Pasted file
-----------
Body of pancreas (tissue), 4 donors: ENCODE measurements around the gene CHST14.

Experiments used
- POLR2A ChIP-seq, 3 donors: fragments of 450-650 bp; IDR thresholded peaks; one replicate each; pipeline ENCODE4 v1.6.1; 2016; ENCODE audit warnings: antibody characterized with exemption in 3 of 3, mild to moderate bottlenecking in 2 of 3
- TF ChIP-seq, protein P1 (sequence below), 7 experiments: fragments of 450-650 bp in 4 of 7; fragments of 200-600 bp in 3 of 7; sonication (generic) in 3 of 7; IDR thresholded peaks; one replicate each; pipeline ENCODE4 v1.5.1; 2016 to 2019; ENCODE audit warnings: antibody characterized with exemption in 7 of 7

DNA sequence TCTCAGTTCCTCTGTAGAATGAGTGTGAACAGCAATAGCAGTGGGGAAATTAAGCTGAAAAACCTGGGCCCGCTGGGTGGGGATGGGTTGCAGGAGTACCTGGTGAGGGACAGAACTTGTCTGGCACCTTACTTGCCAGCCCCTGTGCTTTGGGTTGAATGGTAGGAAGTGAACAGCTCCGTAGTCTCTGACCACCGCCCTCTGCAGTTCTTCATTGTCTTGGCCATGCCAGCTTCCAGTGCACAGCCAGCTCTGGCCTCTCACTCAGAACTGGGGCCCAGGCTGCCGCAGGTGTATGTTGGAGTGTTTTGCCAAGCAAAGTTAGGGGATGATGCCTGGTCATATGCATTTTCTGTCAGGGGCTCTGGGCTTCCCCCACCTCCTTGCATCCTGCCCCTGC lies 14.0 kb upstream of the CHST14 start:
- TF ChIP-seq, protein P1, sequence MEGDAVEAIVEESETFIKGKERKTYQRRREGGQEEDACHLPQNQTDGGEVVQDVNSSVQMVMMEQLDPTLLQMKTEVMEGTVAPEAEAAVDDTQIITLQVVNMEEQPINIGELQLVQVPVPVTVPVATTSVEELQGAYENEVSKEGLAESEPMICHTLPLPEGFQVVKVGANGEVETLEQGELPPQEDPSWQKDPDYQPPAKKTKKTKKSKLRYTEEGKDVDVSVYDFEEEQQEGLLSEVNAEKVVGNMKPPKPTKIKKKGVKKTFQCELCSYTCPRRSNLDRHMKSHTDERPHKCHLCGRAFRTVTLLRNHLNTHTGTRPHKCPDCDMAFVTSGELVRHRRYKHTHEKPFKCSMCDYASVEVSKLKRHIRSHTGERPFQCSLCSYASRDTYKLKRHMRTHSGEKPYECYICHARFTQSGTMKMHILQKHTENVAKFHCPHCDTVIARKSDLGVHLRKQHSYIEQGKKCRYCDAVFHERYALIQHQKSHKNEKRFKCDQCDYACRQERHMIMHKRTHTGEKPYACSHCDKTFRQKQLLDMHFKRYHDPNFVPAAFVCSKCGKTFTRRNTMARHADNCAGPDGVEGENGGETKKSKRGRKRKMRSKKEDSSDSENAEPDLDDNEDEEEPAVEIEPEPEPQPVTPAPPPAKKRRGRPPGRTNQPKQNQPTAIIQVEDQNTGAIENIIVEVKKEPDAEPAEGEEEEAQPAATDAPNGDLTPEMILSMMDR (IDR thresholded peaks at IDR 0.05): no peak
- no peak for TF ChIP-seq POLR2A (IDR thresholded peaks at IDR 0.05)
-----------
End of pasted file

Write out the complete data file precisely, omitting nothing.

Body of pancreas (tissue), 4 donors: ENCODE measurements around the gene CHST14.

Experiments used
- POLR2A ChIP-seq, 3 donors: fragments of 450-650 bp; IDR thresholded peaks; one replicate each; pipeline ENCODE4 v1.6.1; 2016; ENCODE audit warnings: antibody characterized with exemption in 3 of 3, mild to moderate bottlenecking in 2 of 3
- TF ChIP-seq, protein P1 (sequence below), 7 experiments: fragments of 450-650 bp in 4 of 7; fragments of 200-600 bp in 3 of 7; sonication (generic) in 3 of 7; IDR thresholded peaks; one replicate each; pipeline ENCODE4 v1.5.1; 2016 to 2019; ENCODE audit warnings: antibody characterized with exemption in 7 of 7

DNA sequence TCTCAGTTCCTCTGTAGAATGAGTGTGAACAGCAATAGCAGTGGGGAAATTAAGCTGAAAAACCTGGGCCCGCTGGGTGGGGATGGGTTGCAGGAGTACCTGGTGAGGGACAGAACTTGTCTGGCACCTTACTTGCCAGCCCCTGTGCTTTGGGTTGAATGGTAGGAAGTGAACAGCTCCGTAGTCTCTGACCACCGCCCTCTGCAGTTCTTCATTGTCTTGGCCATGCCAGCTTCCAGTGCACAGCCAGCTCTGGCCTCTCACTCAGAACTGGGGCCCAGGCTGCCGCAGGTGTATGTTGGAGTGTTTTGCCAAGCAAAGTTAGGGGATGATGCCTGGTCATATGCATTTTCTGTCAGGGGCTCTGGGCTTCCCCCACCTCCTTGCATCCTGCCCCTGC lies 14.0 kb upstream of the CHST14 start:
- TF ChIP-seq, protein P1, sequence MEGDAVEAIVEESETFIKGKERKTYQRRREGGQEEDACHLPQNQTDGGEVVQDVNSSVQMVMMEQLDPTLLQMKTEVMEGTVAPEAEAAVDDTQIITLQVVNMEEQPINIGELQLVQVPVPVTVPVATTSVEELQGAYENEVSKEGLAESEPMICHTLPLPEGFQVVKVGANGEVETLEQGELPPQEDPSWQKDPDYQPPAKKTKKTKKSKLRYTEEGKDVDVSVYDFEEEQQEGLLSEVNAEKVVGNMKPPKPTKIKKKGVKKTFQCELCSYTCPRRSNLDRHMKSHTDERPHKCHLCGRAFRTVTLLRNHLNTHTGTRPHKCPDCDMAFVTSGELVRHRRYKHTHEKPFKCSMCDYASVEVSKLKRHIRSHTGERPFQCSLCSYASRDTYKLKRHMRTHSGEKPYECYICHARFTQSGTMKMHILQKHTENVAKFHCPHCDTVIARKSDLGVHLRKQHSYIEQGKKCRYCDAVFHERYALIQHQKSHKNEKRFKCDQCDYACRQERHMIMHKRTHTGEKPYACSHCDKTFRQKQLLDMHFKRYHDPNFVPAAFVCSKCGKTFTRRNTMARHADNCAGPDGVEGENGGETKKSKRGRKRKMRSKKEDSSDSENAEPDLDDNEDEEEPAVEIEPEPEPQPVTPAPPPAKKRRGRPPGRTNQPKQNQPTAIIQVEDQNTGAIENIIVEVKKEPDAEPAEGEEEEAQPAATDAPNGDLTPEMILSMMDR (IDR thresholded peaks at IDR 0.05): no peak
- no peak for TF ChIP-seq POLR2A (IDR thresholded peaks at IDR 0.05)